Originally created 06/08/01

Link found between livestock, drug-resistant 'superbugs'

Scientists using DNA fingerprinting have proven that drug-resistant "superbugs" are escaping from hog farms into nearby water supplies and becoming part of bacteria that normally operate in the food chain.

Researchers say the findings prove that drug-resistant microbes developed in U.S. farm animals can spread in the environment - and potentially to humans, where they cause resistance to drugs.

"The implications are big," said Roderick Mackie, a professor of animal sciences at the University of Illinois-Champaign, one of the authors of the study. He said U.S. farmers must reconsider current practices of using antibiotic drugs as growth-promoters and restrict drug use only to treating sick animals.

The Animal Health Institute, a group financed by the drug and feed industries, estimates that 20 million pounds of antibiotics were sold for animal use in 1999, with about 10 percent of that amount used to promote growth or improve the feed of animals.

Those statistics are disputed by the Union of Concerned Scientists, which contends about 70 percent of 26 million pounds of animal drugs sold each year are used for growth promotion.

In the Illinois study, researchers looked at tetracycline, a common antibiotic that is used primarily to promote animal growth on pig farms.

Using DNA fingerprinting, they found bacteria with genes resistant to tetracycline in both groundwater and water from a 20-foot-deep underground well one-ixth of a mile from two hog farms that used the drug. One of the farms spread the pig manure on its fields, which Mackie said could have contaminated the groundwater supplies.

The researchers say the DNA fingerprinting showed the tetracycline-resistant genes in the bacteria came from the hogs.

Their study was published in a recent edition of the scientific journal, Applied and Environmental Microbiology. Mackie said the team now is conducting similar tests for the presence of an erythromycin-class drug used in the animal industry.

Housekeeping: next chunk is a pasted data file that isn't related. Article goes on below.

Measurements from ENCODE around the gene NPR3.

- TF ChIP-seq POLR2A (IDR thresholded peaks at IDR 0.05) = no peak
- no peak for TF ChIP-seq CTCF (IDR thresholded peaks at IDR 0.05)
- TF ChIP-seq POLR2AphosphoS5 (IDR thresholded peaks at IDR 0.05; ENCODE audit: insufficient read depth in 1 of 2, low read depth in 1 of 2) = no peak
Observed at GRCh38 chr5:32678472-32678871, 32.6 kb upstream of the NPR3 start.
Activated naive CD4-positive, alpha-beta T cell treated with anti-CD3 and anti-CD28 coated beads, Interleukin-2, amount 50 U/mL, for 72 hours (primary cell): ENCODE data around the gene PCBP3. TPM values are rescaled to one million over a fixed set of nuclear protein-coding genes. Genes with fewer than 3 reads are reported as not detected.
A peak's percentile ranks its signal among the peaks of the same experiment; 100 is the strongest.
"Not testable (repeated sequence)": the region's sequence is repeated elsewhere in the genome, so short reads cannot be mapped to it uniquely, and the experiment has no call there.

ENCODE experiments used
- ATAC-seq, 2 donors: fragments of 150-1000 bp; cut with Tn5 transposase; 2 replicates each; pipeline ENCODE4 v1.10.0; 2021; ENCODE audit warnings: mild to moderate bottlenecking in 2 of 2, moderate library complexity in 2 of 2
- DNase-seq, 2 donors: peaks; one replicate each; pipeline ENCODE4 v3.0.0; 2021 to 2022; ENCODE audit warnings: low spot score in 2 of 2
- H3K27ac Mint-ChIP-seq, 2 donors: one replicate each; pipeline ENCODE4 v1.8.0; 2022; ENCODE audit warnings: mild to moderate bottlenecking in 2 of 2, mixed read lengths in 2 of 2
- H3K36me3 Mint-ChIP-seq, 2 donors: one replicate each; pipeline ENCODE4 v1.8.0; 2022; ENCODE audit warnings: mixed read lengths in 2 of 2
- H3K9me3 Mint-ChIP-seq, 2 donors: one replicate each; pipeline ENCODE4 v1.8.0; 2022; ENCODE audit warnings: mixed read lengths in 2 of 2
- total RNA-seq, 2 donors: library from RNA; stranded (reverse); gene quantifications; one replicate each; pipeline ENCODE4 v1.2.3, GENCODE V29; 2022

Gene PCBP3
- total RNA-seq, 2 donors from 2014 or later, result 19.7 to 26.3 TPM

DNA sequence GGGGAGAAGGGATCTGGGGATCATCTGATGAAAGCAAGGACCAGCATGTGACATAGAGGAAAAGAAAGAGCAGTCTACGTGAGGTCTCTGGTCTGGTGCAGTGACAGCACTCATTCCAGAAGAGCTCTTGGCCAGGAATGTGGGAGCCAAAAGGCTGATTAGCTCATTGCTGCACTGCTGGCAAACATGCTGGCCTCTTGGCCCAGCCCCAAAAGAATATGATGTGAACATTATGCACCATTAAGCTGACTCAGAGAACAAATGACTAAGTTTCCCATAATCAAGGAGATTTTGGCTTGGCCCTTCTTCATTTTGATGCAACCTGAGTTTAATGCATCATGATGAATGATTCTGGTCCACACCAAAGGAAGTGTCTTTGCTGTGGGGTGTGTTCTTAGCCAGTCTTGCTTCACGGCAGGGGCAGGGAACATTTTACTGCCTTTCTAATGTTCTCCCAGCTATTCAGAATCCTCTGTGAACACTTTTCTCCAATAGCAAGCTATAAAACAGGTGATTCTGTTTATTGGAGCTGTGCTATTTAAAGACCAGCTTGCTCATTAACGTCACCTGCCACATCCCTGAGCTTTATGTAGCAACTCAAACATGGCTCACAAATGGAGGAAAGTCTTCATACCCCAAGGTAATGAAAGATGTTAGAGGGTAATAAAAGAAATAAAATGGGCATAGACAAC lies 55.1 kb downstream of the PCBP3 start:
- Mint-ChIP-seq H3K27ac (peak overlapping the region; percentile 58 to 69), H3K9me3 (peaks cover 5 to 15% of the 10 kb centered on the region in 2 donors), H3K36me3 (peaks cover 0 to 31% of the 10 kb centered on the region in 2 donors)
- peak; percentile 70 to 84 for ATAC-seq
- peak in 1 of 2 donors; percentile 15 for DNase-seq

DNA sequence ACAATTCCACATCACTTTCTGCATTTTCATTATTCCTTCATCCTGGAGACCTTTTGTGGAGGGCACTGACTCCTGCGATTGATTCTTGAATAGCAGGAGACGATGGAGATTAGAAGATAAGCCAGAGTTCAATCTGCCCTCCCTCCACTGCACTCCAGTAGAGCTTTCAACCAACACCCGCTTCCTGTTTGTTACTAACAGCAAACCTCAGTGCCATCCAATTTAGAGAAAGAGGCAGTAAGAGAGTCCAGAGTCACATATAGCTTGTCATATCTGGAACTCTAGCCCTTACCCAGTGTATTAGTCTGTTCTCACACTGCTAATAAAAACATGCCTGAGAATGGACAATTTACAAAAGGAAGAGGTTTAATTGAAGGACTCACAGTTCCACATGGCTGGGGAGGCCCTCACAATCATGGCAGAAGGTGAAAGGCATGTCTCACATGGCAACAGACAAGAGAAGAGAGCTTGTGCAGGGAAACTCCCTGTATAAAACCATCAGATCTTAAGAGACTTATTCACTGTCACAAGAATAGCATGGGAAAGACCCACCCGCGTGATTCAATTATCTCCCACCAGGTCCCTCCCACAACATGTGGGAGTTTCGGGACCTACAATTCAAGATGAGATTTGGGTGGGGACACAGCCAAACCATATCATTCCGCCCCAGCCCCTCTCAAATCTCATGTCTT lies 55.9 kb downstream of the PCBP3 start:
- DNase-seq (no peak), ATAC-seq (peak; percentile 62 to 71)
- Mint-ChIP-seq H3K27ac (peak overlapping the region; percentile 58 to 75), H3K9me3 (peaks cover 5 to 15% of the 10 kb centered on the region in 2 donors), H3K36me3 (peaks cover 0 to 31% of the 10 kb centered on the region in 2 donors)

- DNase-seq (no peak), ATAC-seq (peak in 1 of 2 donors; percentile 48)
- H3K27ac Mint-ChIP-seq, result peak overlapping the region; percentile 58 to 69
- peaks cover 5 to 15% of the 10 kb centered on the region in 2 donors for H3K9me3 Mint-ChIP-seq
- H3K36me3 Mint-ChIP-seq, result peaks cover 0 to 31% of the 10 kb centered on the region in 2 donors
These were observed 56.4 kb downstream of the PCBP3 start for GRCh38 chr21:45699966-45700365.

Richard Wood, executive director of the Food Animals Concerns Trust, said he was concerned by the study, which is the latest to cast questions over the widespread use of antibiotics as growth promoters in American agriculture.

"This is another indicator that we do need to be concerned with antibiotics," said Wood, who serves on a veterinary medicine advisory panel for the Food and Drug Administration.

This year the FDA's center for veterinary medicine, which approves drugs for animal use, withdrew one class of drugs for poultry use and has taken steps toward restricting use of a second drug. The center also announced increased funding for research into anti-microbial resistance in animals.

The British Medical Association predicts that one of the biggest public health problems of this century will be increased human resistance to drugs. The U.S. Centers for Disease Control and Prevention has urged restrictions on farm use of drugs that have human applications.

But the Animal Health Association contends that the increased human resistance to antibiotics is due to over-prescription by physicians and not animal use. Any drug-resistant "superbugs" in meat would be killed in the process of cooking, the group argues.

Wood said there is sufficient scientific evidence of problems that farmers need to respond. "The industry says we can't show them dead bodies, but why do we need to wait until that happens?" he said.

Wood said any move to restrict farm use of antibiotics would cause major changes in modern farming practices.

Antibiotics reduce animal epidemics and make it possible to raise poultry and pigs close together on factory farms. But he said farmers in Sweden and Denmark, both of which banned the use of antibiotics to promote animal growth, made the transition using new bio-security procedures and modern hygiene practices of cleaning barns and stalls after herds and flocks were sent off to slaughter.


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